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It is something of an axiom that any recursive solution can be rewritten as an iterative one. Often a finite infinite loop is useful:

```#!/usr/bin/perl -w

use constant HIGH => 10_000;
my \$ans = int(rand(HIGH)) + 1;
my ( \$lower, \$higher ) = (1, HIGH);
while(1) {
my \$guess = int((\$lower + \$higher)/2);
print "Guessing: \$guess\n";
last if \$ans == \$guess;
if ( \$guess > \$ans ) {
print "Lower...";
\$higher = \$guess -1;
}
else {
print "Higher...";
\$lower = \$guess +1;
}
}
print "The guess was correct!";

FWIW, with your code &function(args) syntax is not considered best style, you can drop the & - which you actually do in the sub. A consistent style is a good idea. You could declare and set \$ans in one call.

It is worth noting that while an iterative solution will almost inevitably run faster than a recursive solution, a good recursive solution is often quite terse. A classic very simple example is the calculation of factorial n! The factorial is defined n! = 1 x 2 x 3 x .... (n-1) x n You can code using either iteration or recursion.....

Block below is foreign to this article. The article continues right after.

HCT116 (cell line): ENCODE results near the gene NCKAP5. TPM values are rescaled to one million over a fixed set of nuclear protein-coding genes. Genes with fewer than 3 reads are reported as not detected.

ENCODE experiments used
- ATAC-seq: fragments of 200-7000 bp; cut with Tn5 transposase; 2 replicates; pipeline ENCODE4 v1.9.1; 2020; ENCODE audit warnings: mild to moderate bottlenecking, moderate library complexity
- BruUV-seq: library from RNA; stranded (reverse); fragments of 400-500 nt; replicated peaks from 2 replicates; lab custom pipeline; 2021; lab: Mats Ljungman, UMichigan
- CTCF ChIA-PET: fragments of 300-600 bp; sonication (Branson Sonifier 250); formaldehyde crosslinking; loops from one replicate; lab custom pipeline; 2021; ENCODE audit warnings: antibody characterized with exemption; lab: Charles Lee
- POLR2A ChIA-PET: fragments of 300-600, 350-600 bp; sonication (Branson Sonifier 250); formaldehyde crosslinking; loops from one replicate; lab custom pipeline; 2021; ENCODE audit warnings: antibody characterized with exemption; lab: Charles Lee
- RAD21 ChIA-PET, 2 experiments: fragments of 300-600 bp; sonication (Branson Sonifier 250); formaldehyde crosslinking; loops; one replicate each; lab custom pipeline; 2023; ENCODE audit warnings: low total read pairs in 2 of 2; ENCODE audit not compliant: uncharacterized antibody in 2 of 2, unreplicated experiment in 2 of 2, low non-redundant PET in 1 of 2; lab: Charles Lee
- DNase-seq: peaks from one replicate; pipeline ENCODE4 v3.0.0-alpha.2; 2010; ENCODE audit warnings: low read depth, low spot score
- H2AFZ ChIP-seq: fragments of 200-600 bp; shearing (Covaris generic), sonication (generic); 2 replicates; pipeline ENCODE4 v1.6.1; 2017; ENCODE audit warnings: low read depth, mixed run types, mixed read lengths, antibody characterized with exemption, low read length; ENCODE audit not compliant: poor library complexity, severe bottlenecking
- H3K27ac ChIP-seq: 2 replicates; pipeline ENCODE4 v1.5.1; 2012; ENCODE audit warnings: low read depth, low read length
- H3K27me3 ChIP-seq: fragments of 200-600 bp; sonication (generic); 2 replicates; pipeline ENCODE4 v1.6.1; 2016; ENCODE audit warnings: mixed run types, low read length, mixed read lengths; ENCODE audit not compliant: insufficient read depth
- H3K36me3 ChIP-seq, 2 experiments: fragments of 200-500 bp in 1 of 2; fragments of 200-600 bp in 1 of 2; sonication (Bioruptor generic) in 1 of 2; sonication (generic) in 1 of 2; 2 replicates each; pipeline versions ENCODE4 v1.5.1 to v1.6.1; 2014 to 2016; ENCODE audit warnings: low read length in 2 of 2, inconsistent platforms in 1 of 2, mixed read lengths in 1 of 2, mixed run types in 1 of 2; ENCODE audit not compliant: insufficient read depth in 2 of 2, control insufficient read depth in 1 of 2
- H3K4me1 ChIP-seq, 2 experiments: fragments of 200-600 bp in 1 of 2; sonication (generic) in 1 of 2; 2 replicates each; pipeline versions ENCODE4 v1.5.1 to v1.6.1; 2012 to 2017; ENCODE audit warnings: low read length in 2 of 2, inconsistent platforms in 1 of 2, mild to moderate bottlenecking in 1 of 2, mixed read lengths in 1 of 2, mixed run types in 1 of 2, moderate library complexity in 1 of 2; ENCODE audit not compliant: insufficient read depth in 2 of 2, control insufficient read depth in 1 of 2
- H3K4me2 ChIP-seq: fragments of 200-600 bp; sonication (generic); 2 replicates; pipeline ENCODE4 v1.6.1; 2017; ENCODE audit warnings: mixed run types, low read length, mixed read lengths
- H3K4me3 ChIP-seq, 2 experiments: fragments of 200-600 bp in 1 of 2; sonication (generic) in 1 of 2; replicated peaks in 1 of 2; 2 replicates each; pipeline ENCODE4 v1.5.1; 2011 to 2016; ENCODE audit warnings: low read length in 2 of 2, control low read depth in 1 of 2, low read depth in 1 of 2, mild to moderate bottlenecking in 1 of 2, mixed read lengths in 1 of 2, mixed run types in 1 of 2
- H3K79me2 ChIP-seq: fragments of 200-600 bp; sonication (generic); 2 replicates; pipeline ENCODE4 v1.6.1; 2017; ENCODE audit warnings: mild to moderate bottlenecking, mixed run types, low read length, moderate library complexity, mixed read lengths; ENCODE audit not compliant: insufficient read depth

```sub fact_rec{
my (\$num) = @_;
\$num ? \$num*fact_rec(\$num-1) : 1
}

sub fact_it{
my (\$num) = @_;
my \$fac = 1;
for my \$i( 1 .. \$num ) {
\$fac *= \$i;
}
return \$fac;
}

for (1..10){
printf"%d!\t%10d\t%10d\n", \$_, fact_rec(\$_), fact_it(\$_);
}

As you can see the recursive solution is short and sweet. It also has a bug that can cause it to go infinite. One gotcha with recursion is that you need to be *positive* that your exit condition (ie stop recursing when we are done) will be *always* be met. A typical real world use for recursion is in dealing with tree like structures
 The bug: Negative numbers or floats mean that \$num -1 will never equal 0, and so always it will always be true.

cheers

tachyon

In reply to Re: Behold! The power of recursion. by tachyon
in thread Behold! The power of recursion. by DigitalKitty

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